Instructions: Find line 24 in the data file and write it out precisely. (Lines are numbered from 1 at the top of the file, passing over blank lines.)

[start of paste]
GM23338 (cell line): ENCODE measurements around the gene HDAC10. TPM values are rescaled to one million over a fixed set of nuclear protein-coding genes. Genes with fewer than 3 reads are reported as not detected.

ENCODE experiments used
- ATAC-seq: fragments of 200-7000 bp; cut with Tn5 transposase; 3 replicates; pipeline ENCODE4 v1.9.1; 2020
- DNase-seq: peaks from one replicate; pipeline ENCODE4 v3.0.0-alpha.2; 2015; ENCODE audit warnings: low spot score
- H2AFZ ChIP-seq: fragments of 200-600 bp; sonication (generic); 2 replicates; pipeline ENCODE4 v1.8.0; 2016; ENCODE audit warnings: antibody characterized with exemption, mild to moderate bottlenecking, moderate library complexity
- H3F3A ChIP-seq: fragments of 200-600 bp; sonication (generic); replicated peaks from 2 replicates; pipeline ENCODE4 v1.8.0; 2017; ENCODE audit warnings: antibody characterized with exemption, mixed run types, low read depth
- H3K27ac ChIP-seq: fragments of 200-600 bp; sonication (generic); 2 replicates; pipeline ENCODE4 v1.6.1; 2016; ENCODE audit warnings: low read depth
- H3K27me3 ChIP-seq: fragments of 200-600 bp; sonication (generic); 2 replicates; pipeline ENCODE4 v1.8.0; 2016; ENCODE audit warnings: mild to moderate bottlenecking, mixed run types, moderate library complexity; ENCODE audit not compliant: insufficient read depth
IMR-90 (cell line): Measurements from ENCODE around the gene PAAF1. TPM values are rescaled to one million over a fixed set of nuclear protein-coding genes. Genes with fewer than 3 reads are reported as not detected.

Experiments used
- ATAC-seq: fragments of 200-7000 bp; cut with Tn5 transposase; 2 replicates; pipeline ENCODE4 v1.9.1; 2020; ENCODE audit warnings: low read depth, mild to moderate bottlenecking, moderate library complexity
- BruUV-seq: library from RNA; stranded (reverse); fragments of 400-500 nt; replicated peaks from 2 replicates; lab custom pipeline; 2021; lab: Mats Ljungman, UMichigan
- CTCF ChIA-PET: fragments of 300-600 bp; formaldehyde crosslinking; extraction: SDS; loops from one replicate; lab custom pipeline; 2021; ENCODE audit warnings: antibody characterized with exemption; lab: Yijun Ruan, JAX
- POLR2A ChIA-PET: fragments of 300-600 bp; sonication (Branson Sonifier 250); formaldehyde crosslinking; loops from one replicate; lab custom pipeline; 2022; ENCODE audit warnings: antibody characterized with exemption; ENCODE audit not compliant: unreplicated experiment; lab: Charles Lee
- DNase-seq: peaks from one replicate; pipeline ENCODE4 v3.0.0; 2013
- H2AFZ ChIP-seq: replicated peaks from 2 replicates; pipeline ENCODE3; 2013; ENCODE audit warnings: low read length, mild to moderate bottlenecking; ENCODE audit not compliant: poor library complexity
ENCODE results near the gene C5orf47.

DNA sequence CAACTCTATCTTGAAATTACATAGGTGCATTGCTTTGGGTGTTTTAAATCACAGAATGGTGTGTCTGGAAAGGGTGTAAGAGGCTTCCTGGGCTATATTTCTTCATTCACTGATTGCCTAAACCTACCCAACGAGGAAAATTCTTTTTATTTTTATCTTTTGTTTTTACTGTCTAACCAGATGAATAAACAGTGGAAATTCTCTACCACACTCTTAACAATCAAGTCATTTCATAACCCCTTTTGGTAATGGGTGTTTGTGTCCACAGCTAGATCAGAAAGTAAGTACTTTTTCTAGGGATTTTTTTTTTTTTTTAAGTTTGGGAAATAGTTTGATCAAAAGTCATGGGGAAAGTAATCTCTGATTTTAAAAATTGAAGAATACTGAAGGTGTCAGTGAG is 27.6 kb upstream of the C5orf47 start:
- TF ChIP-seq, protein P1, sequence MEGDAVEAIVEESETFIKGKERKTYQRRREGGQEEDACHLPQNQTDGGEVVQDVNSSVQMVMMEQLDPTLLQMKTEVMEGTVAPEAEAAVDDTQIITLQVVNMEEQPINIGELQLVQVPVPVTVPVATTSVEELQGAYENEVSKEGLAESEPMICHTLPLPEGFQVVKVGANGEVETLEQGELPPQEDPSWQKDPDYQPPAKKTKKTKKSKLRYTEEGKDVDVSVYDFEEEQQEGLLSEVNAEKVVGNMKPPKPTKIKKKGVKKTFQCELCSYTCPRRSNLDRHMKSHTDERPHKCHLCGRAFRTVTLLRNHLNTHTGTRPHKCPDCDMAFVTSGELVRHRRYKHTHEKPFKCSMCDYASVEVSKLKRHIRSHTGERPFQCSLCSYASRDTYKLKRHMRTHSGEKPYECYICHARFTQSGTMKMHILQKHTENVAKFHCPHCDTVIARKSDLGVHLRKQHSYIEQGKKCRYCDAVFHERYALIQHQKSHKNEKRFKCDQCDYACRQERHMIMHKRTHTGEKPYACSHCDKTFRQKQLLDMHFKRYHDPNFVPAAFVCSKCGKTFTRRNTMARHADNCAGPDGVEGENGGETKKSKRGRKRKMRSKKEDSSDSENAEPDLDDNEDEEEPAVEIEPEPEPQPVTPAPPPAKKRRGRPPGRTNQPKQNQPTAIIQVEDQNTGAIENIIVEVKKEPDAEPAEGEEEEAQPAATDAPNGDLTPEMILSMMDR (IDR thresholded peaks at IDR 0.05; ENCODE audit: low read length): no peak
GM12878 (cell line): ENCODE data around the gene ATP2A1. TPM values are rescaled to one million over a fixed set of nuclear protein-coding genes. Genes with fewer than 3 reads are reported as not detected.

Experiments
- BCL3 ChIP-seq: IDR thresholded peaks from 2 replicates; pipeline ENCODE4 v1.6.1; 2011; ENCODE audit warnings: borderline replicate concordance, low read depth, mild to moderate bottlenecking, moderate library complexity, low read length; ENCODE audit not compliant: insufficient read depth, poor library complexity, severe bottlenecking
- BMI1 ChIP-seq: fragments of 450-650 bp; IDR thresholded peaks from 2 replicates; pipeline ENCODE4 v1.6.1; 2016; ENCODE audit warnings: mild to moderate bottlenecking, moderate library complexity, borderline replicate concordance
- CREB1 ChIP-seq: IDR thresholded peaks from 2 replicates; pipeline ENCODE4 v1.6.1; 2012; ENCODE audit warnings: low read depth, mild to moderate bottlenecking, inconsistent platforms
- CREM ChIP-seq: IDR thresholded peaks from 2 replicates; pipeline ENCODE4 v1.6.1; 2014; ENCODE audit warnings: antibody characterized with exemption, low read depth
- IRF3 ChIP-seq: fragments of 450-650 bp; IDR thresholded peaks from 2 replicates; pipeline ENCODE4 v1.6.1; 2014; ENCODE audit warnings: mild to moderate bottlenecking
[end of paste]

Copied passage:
- CREB1 ChIP-seq: IDR thresholded peaks from 2 replicates; pipeline ENCODE4 v1.6.1; 2012; ENCODE audit warnings: low read depth, mild to moderate bottlenecking, inconsistent platforms